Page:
“Scared” Rins ‘couldn’t see myself not on a factory bike’ in MotoGP

Alex Rins admits news of Suzuki’s exit from MotoGP at the end of the 2022 season left him “scared”, and says taking a non-factory bike was something he couldn’t imagine.

“Scared” Rins ‘couldn’t see myself not on a factory bike’ in MotoGP

The three-time MotoGP race winner was unexpectedly thrown onto the 2023 rider market when Suzuki informed its team that it would be ending its MotoGP project at the end of the year back in May.

Rins engaged in discussions with several teams, including KTM, Gresini Ducati and LCR – ultimately signing a two-year deal directly with Honda to join the latter.

In an exclusive interview on Autosport’s Tank Slappers Podcast, Rins admits he feared for his future upon first hearing the news – but was also scared of the fact that he could be forced to take an uncompetitive bike to continue his career.

“I’m working even harder year by year,” Rins said.

“And you know I was a bit scared when Suzuki announced its retirement because I’m not anymore a rookie rider and I was trying to find a factory bike, that luckily we got.

“But I was a little bit scared, because it was not easy

“It’s a pleasure to have the contract with an official manufacturer, with Honda.

“For sure, if I was signing with Lucio [Cecchinello], with not an official bike, [that] was ok, [if] it was the only way I would take it.

“But I’m super-happy, because I don’t see myself running with not an official bike.

“Let me explain, I think I have a lot of experience, a lot of capacity to improve a bike. So, fuck, I couldn’t see me with not an official bike. It’s difficult to explain.

“We had the option to go to Ducati, we had more options also, but at Ducati they couldn’t secure me an official bike.

“I really understood and also I say thanks to them because they gave me an opportunity.

“But in the end it was Honda and I’m super-happy. I was with them in 2014 [in Moto3], more or less it’s the same people leading the project – the Moto3 project and this one.”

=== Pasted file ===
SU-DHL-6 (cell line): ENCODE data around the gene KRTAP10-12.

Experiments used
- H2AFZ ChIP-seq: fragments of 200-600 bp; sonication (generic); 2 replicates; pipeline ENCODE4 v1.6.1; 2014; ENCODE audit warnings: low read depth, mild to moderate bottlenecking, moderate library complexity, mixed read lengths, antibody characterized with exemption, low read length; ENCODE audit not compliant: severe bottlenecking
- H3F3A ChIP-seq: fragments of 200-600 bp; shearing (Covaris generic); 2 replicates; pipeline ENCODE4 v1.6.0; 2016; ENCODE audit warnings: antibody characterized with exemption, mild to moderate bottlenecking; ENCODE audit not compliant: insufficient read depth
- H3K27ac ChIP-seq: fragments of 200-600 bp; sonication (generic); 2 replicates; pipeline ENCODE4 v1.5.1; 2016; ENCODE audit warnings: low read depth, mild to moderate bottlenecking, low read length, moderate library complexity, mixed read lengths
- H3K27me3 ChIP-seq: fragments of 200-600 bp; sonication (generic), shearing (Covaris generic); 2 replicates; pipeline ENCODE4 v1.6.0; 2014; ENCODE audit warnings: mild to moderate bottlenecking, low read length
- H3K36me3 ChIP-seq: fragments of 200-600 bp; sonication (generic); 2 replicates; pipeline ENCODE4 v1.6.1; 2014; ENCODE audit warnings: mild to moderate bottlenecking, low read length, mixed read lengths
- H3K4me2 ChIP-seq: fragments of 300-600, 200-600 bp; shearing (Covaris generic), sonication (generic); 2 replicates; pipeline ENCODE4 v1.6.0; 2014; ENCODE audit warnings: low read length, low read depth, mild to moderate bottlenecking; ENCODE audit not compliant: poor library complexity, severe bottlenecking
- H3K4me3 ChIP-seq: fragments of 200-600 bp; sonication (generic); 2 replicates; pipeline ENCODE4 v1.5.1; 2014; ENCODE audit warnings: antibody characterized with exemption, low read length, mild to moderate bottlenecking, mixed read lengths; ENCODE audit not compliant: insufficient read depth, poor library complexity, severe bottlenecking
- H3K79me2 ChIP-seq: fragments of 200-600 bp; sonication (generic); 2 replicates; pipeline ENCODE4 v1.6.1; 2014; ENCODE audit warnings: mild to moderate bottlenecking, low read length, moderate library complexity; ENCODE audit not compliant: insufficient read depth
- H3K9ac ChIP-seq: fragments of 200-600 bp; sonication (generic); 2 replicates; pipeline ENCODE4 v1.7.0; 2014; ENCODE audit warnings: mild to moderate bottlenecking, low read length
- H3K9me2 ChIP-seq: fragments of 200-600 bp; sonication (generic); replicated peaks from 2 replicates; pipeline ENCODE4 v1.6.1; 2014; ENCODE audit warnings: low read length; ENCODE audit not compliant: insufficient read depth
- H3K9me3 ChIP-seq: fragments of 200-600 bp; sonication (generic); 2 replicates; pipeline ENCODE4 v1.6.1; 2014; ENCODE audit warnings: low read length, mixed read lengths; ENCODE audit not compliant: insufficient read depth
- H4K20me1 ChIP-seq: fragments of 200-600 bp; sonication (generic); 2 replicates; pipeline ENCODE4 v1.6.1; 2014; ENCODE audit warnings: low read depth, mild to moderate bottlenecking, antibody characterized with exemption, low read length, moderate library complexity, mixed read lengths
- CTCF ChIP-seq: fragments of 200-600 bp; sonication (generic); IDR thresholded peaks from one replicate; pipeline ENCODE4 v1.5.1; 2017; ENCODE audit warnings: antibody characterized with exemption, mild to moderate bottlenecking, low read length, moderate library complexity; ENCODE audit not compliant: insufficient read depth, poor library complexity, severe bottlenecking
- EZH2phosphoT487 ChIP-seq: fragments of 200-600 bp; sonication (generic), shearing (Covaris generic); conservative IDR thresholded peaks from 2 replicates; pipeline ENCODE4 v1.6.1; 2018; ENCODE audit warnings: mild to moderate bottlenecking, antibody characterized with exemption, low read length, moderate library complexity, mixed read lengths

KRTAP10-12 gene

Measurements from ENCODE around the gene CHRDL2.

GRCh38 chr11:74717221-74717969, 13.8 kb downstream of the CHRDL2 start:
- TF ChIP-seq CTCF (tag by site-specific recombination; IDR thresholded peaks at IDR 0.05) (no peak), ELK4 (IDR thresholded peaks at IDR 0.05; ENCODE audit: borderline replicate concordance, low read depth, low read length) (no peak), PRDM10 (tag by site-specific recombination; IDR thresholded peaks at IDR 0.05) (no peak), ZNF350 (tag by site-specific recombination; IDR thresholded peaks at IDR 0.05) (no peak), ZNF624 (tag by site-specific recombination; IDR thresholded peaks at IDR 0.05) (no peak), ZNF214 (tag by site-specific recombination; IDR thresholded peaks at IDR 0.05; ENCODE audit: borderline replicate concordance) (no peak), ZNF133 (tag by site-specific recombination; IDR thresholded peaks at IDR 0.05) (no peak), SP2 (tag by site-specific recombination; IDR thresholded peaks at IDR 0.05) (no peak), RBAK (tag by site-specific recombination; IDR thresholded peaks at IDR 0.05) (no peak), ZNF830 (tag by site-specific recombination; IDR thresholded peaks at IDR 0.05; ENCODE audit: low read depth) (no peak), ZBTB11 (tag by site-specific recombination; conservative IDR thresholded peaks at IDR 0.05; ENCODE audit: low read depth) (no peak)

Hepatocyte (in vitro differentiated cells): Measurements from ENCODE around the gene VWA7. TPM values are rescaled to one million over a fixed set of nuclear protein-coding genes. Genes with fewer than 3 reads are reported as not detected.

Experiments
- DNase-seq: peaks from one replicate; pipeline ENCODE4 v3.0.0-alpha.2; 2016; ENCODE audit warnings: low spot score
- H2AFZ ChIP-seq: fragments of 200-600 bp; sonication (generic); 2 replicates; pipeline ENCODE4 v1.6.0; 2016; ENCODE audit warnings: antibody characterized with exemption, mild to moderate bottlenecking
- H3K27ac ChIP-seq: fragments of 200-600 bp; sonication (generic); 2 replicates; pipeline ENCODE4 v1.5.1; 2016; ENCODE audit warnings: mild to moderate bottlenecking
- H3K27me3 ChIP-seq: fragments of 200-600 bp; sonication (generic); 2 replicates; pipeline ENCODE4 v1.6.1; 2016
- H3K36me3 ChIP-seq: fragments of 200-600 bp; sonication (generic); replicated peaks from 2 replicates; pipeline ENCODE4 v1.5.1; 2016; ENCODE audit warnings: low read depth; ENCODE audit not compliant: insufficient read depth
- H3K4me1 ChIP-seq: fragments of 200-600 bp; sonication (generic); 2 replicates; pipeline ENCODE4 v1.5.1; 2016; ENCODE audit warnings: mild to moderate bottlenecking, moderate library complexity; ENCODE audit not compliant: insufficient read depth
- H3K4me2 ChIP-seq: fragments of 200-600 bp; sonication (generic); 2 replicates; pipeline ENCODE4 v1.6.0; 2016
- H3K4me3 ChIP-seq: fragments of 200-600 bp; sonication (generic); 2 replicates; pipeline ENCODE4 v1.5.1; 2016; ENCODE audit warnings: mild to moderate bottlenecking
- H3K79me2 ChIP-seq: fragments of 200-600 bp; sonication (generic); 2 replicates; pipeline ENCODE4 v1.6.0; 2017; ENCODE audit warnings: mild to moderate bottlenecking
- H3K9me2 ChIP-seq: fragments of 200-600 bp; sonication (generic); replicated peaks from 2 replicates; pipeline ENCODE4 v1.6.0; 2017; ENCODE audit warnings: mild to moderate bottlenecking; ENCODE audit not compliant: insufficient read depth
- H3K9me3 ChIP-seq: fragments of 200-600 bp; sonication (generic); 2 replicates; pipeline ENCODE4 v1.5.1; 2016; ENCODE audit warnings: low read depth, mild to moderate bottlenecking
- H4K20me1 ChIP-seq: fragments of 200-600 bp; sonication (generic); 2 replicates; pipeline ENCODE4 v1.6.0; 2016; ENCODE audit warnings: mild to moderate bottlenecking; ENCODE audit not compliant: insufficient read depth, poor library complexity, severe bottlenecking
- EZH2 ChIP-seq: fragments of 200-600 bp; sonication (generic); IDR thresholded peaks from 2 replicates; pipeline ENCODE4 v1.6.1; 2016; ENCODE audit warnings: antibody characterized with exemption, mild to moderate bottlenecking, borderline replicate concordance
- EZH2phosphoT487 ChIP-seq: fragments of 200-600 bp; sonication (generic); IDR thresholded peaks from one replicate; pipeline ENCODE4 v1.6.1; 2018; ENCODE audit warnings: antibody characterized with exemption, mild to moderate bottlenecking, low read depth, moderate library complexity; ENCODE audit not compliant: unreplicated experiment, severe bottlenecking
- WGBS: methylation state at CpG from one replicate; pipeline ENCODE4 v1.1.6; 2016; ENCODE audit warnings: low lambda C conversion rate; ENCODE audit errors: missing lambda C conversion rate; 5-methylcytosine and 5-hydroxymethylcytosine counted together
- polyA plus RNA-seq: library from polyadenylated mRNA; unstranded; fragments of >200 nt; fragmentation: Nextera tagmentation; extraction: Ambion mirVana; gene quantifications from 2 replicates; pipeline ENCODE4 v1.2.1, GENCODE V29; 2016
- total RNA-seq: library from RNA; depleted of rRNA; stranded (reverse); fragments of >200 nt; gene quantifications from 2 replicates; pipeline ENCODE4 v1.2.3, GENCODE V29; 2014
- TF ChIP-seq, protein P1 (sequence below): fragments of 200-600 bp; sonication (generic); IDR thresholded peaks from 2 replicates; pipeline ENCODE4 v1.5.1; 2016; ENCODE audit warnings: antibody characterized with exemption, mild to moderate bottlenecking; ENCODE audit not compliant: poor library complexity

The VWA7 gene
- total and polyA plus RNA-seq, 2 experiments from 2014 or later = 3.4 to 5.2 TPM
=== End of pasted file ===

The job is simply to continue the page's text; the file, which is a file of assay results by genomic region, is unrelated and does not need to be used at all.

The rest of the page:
Alex Rins, Lucio Cecchinello, LCR Honda

Alex Rins, Lucio Cecchinello, LCR Honda

Photo by: Team LCR

In recent years, riders who have gone to Honda from other manufacturers have struggled to find success, with the likes of Jorge Lorenzo and Pol Espargaro failing to replicate past form on the RC213V.

Rins admits he has questions in his head about how he will fare in adapting to the Honda, but doesn’t go there already thinking the bike is difficult.

“Sincerely, in my head, this question I ask myself this question,” he added when asked if the problems other riders have faced at Honda in the past was something he was thinking about.

“If you see the past, Lorenzo went to Honda, and he struggled a lot.

“Pol has done some good races but he’s struggling a little bit.

Alex Marquez got some podiums but also he’s struggling.

“I mean, I’m really excited to join that project.

“For sure, I’m not thinking in a way like ‘the bike is so difficult, let’s see what we can do’.

“I’m not thinking this. I just want to ride the bike, try to make the bike [fit] to myself and get the results.”

shares
comments
Why a Suzuki refugee feels he deserves MotoGP's toughest challenge
Previous article

Why a Suzuki refugee feels he deserves MotoGP's toughest challenge

Next article

MotoGP to start 2023 season in Portugal, first European opener since 2006

MotoGP to start 2023 season in Portugal, first European opener since 2006
The unique advantage Ducati must now use to win the 2022 MotoGP title Plus

The unique advantage Ducati must now use to win the 2022 MotoGP title